Variation of Groundwater Divides during Wet and Dry Years in the Wolf River Basin, Northeastern Wisconsin


Groundwater divides and surface-water divides do not always coincide, and groundwater divides are not as easy to detect as surface-water divides. Groundwater divides are also dynamic, moving in response to environmental and anthropogenic stresses. This study will investigate how different hydrological stresses can change the size and shape of the study basin and whether the stresses together mitigate or intensify the basin’s response. This study looks at three factors that may affect the size and shape of the Wolf River basin: annual precipitation, soil permeability, and the presence of high-capacity wells. This study examined four groundwater basins that represent the groundwater contributing to the baseflow at the stream-flow gauge at Langlade, on the Wolf River in northeastern Wisconsin. The study consisted of two wet years (1985 and 2015) and two dry years (1989 and 2008); the two different time periods represent before and after extensive use of high-capacity wells, pre-1990 and post-2000. The study found an overall lowering of the groundwater elevation, attributed to the hydrological stresses created by both decreases in precipitation and increases in the number of high-capacity wells in the area. The lowering of the water table allowed groundwater flow to follow bedrock topography rather than surface topography leading to increases in the groundwater basin’s area. This study highlights that the effects of one hydrological stress (groundwater pumping) can be amplified by another hydrological stress (decreased annual precipitation), resulting in similar numbers of wells having a significantly greater effect on groundwater in dry years than in wet years. This knowledge can help water-resource managers predict basin changes in similar basins. See entire article at

High-capacity wells and baseflow decline in the Wolf River Basin, northeastern Wisconsin (USA)


The baseflow of the Wolf River (drainage area of 1200 km2) in northeastern Wisconsin (USA) has declined by over 30 % during the last 30 years, whereas climatic, land cover, and soil characteristics of the basin have remained unchanged. Because groundwater basins do not always coincide with surface water basins, estimating groundwater discharge to streams using variables only pertinent to the surface water basin can be ineffective. The purpose of this study is to explain the decline in the baseflow of the Wolf River by developing a multiple regression model. To take into account variables pertaining to the groundwater basin, withdrawal rates from high-capacity wells both inside the Wolf River basin and in two adjacent basins were included in the regression model. The other explanatory variables include annual precipitation and growing degree days. Groundwater discharge to the river was calculated using streamflow records with the computer program Groundwater Toolbox from the United States Geological Survey. Without the high-capacity wells data, the model only explained 29.6 % of the variability in the groundwater discharge. When the high-capacity wells data within the Wolf River basin were included, r2 improved to be 0.512. With the high-capacity wells data in adjacent basins, r2 improved to be 0.700. The study suggests that human activity taking place outside of the basin has had an effect on the baseflow and should be taken into account when examining baseflow changes. See entire article at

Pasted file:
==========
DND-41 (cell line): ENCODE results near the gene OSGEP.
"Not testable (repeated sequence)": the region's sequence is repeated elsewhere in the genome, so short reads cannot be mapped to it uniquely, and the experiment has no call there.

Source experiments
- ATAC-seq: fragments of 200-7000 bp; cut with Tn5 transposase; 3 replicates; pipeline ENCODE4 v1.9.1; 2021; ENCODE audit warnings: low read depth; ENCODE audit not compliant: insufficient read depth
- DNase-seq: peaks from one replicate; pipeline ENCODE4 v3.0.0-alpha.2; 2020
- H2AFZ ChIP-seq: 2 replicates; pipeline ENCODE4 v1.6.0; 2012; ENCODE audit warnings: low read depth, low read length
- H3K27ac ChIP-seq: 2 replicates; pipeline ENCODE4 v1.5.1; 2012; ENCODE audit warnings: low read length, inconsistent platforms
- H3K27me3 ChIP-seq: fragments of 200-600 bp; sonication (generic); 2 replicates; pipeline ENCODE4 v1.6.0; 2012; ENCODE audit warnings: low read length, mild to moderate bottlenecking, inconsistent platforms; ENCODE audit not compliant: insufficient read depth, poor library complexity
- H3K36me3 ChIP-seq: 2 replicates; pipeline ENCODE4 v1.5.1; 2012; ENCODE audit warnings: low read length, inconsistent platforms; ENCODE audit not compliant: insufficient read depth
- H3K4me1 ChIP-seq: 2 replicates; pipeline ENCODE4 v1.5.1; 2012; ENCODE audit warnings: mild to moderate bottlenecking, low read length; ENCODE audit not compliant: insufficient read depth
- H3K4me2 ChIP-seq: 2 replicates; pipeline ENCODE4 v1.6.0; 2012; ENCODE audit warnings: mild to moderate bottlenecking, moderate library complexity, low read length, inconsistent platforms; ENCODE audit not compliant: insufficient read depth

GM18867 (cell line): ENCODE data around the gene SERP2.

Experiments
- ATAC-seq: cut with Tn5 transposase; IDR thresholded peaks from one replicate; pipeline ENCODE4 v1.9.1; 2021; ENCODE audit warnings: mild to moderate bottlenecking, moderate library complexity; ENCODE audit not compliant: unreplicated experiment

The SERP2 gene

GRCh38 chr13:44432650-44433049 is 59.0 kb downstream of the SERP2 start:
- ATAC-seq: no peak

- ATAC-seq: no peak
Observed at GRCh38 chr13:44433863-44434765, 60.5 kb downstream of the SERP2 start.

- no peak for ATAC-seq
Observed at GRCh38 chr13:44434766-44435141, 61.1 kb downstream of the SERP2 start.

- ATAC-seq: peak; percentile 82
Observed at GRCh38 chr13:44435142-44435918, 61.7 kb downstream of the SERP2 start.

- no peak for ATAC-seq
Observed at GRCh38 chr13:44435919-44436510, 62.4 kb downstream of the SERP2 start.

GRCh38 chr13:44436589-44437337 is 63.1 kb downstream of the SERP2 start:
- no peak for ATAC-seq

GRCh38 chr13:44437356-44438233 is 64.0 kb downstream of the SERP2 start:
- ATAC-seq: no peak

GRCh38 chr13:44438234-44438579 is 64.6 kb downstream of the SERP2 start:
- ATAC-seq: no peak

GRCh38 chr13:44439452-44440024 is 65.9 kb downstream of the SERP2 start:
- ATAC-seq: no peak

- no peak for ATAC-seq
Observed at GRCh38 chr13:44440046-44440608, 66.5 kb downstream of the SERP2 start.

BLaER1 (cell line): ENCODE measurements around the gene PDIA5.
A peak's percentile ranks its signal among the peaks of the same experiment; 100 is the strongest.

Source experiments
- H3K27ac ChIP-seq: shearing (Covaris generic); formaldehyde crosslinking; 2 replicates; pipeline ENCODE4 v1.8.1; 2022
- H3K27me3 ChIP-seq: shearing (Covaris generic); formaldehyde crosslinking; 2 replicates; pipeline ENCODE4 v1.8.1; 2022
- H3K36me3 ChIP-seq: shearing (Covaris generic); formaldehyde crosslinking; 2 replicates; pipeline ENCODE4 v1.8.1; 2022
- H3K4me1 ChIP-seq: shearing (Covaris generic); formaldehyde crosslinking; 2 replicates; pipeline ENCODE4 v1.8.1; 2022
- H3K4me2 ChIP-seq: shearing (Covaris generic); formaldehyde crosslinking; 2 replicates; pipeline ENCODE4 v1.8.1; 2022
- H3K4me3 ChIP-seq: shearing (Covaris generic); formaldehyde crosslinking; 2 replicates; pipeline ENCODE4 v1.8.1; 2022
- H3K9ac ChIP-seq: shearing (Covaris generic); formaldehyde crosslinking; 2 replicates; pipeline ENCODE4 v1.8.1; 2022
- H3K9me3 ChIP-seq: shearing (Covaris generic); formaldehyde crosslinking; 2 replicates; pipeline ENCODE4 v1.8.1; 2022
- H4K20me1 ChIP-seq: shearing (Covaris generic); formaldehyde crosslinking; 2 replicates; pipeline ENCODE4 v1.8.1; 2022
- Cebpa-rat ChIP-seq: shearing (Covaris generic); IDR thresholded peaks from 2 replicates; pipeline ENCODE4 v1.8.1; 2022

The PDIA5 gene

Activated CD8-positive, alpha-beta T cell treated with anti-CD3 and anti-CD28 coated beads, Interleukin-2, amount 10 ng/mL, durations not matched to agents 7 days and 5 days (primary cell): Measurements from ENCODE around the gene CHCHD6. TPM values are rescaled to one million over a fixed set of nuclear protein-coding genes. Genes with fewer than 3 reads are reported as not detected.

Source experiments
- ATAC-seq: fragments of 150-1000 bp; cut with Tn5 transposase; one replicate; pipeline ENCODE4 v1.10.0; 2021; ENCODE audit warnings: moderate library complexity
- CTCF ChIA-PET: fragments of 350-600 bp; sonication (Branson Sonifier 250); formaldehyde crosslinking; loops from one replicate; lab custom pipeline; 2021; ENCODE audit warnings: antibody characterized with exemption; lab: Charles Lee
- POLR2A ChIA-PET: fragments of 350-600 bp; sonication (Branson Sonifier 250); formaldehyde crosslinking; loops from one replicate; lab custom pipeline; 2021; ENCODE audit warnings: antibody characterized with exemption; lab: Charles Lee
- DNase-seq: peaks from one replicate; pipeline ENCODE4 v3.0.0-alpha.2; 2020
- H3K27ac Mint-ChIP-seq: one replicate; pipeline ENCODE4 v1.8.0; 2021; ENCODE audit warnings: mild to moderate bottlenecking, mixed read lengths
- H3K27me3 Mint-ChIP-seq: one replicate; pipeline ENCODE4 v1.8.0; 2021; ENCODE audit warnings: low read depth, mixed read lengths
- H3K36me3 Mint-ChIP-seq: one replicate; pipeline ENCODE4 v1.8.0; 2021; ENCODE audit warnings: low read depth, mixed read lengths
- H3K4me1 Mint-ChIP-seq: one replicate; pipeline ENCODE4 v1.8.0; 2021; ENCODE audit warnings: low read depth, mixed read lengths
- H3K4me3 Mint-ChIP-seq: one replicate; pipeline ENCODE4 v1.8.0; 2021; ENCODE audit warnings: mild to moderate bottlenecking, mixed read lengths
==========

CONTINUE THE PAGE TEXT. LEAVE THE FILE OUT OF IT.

Are High-Capacity Wells Mitigating or Intensifying Climate Change Effects on Stream Baseflow in the state of Wisconsin (USA)?

A Case Study 1984-2014


Baseflow is generally cooler in temperature and of better quality than storm flow, and it maintains stream flow during dry periods. Decreases in baseflow levels and increases in stream temperatures lead to decreases in the diversity of aquatic species. Agricultural irrigation was once almost exclusively practiced in the arid western portion of the United States, but in the last few decades, the use of irrigation has accelerated in the humid Great Lakes region of the United States. In Wisconsin, the number of high-capacity wells increased substantially from less than 4,000 in 1983 to over 16,000 in 2014. With precipitation generally increasing in the second half of the 20th century and projected to increase through the 21st century in Wisconsin, baseflow would be expected to increase as well. However, there are areas in Wisconsin where baseflow has declined. This study found that as the number of wells withdrawing from the confined aquifer increased, the baseflow tread increased from a declining trend of approximately 15% to an increasing trend of almost 67%. This increase illustrates a mitigating effect to the decreasing trend related to climate variables alone. As the number of wells withdrawing from an unconfined aquifer increases, the already declining baseflow trend intensified from 18% to over 28%, illustrating the contribution high-capacity wells have in basin baseflow decline in areas where aquifers are connected to surface water. This study highlights that environmental stresses are related to baseflow declines across the state of Wisconsin, and that the decreases are being mitigated or completely reversed by the addition of groundwater to the surface from below the confining layer. See entire article at

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